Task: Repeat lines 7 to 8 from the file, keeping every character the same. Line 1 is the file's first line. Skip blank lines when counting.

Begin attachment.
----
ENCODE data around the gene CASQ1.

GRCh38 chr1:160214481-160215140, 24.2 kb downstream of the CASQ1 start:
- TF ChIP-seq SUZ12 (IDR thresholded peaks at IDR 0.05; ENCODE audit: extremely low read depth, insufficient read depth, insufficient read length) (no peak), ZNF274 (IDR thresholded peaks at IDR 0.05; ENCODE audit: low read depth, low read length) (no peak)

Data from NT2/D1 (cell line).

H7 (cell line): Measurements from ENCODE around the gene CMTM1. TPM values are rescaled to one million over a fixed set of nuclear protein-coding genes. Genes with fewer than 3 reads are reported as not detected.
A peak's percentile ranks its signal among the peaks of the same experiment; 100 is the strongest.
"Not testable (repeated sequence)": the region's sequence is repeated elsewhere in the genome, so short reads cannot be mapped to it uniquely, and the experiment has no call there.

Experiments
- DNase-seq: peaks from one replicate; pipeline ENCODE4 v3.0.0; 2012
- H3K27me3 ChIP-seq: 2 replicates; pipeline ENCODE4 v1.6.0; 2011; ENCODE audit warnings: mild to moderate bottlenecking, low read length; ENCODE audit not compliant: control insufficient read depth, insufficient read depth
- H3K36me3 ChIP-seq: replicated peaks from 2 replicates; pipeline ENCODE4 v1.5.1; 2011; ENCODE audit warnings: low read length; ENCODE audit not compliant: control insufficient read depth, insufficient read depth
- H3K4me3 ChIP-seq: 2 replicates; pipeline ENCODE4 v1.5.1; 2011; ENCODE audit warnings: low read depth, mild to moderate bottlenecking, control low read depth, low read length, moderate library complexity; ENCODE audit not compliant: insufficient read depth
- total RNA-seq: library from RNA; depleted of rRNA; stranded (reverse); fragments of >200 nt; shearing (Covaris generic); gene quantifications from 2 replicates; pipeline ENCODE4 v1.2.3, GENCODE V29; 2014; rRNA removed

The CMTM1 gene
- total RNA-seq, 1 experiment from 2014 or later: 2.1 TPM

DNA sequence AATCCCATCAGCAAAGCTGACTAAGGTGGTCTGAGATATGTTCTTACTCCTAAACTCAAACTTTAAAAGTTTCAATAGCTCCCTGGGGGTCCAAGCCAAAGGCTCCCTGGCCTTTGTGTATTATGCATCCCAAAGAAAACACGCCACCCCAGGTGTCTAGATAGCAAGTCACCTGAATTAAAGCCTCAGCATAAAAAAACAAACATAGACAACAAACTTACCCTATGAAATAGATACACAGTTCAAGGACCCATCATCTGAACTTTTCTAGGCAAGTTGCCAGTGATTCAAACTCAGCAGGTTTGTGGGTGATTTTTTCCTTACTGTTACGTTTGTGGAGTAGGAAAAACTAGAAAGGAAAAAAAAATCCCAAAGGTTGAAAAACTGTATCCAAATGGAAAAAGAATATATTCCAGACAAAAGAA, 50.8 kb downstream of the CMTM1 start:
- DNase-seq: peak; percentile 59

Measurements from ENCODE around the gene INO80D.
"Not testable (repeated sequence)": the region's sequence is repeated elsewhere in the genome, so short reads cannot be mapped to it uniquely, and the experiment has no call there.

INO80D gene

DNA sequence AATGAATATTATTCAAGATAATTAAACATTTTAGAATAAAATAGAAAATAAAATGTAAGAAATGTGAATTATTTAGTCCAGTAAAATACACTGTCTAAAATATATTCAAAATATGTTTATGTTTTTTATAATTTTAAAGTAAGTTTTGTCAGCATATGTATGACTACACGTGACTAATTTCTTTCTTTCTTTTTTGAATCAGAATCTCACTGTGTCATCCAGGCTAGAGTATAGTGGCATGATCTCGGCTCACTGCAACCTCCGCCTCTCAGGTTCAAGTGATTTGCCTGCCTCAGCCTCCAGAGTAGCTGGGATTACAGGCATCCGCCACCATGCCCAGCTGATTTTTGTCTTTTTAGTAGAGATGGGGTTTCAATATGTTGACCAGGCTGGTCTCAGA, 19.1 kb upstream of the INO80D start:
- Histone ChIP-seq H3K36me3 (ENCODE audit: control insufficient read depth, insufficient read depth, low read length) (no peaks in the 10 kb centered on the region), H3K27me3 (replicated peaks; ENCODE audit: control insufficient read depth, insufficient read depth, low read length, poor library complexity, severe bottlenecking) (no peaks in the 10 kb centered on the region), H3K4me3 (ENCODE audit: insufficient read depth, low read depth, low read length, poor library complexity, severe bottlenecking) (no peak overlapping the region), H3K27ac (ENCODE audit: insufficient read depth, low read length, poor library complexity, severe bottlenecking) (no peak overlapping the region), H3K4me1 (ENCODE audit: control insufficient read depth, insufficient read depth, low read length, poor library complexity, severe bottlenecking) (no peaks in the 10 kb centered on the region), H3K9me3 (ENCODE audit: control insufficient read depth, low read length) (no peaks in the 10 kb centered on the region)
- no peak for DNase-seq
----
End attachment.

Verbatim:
"Not testable (repeated sequence)": the region's sequence is repeated elsewhere in the genome, so short reads cannot be mapped to it uniquely, and the experiment has no call there.

Experiments